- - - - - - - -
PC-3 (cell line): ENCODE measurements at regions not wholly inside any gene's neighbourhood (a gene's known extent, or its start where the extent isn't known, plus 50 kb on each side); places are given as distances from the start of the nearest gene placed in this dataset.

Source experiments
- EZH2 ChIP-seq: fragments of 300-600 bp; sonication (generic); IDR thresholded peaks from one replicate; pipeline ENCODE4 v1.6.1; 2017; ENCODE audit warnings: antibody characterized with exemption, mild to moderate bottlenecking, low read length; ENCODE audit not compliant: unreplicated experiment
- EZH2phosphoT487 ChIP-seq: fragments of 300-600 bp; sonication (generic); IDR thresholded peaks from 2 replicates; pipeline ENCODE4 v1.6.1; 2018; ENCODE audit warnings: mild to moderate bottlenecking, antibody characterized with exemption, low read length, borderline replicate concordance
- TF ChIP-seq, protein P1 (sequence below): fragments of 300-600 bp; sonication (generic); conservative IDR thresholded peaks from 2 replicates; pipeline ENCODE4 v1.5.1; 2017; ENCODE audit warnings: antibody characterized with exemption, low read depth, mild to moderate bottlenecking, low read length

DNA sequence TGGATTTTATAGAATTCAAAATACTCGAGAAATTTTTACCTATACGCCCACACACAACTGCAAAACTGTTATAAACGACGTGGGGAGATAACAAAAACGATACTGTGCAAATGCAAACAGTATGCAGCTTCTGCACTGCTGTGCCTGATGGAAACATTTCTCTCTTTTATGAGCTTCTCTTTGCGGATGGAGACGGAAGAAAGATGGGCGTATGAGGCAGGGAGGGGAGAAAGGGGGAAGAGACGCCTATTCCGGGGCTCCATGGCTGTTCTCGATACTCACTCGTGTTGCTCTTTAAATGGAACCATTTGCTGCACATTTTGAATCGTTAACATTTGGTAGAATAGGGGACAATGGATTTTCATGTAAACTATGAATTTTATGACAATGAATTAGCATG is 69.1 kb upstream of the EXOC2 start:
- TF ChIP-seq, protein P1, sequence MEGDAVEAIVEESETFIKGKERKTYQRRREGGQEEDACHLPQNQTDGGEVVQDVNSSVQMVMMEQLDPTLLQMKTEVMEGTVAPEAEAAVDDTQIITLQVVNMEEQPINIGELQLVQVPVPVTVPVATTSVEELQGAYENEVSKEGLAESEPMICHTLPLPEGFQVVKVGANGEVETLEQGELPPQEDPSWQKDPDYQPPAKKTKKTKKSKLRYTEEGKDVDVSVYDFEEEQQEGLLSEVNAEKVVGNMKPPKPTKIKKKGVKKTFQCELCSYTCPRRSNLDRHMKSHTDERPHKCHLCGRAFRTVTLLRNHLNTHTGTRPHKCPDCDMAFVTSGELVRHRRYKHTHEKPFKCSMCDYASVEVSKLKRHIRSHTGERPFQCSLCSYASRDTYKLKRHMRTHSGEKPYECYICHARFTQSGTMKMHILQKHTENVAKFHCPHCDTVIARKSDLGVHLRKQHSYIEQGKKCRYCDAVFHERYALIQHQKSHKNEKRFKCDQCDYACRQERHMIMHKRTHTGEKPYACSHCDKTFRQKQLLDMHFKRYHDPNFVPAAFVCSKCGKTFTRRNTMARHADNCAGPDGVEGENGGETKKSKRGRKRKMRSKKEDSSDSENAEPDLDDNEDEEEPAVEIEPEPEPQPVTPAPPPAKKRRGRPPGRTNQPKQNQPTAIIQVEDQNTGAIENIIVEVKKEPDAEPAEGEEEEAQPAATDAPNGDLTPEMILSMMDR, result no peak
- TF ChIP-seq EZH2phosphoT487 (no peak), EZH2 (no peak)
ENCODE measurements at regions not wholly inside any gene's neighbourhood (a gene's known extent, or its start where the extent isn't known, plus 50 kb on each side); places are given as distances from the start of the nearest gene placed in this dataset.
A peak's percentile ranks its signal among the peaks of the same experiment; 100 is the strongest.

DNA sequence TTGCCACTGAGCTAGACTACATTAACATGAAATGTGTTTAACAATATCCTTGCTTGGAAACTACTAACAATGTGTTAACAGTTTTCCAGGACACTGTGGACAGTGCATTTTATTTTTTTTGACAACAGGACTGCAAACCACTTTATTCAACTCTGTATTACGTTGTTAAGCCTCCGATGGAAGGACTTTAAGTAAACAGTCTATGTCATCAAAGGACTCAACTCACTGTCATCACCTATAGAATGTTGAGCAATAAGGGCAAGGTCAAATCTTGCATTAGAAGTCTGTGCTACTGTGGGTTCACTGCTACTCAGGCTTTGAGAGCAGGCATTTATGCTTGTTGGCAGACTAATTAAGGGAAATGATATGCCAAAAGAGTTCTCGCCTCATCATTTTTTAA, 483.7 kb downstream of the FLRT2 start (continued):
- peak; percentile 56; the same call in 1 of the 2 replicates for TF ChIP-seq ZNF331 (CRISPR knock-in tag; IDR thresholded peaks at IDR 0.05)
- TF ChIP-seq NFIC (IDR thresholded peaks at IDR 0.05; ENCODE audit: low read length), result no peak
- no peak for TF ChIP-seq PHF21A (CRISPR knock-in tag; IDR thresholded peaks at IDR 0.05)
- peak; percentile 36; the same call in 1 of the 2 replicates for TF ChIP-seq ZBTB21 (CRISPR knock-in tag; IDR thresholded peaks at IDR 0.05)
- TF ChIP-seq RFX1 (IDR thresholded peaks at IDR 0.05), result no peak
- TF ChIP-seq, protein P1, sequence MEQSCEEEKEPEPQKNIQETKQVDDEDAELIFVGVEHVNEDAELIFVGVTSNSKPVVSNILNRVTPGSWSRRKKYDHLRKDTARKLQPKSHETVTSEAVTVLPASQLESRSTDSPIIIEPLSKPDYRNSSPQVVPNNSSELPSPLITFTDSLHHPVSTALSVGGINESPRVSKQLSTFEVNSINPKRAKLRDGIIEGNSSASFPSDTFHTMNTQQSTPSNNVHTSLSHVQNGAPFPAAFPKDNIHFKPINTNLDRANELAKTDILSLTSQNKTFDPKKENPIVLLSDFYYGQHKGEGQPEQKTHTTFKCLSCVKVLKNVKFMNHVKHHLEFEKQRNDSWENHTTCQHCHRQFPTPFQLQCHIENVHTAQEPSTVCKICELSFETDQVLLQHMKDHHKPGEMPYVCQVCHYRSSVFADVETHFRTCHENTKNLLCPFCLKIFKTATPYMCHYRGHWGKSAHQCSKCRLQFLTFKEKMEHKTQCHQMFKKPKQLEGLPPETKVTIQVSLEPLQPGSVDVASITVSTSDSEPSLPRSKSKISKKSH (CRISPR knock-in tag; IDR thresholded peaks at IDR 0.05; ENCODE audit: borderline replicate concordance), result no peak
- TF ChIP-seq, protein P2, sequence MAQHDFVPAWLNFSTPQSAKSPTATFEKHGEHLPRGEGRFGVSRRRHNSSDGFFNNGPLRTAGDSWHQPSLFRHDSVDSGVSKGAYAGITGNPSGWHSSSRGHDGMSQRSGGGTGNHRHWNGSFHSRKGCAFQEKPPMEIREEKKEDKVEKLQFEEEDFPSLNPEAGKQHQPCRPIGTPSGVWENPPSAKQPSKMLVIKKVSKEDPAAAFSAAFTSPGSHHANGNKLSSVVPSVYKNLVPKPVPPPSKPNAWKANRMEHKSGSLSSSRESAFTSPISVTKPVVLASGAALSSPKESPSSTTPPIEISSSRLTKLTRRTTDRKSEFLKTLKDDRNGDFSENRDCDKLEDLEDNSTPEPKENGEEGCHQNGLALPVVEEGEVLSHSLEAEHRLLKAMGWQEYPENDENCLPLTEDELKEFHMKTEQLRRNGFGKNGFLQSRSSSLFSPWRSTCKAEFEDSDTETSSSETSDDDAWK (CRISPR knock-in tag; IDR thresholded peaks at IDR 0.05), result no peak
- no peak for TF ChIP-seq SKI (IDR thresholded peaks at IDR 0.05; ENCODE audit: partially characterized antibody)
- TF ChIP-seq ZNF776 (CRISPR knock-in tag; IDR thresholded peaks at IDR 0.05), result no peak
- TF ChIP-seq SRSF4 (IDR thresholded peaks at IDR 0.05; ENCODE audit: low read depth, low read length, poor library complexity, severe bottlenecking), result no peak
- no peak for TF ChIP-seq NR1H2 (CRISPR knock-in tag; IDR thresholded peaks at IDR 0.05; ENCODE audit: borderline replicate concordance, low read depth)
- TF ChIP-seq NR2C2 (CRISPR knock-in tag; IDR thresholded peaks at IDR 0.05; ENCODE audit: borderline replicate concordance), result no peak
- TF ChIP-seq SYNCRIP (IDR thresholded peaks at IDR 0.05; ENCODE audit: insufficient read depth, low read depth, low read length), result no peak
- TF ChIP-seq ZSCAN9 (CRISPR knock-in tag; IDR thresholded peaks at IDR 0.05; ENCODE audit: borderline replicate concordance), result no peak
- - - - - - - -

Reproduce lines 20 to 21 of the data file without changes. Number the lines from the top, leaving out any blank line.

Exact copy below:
- TF ChIP-seq ZNF776 (CRISPR knock-in tag; IDR thresholded peaks at IDR 0.05), result no peak
- TF ChIP-seq SRSF4 (IDR thresholded peaks at IDR 0.05; ENCODE audit: low read depth, low read length, poor library complexity, severe bottlenecking), result no peak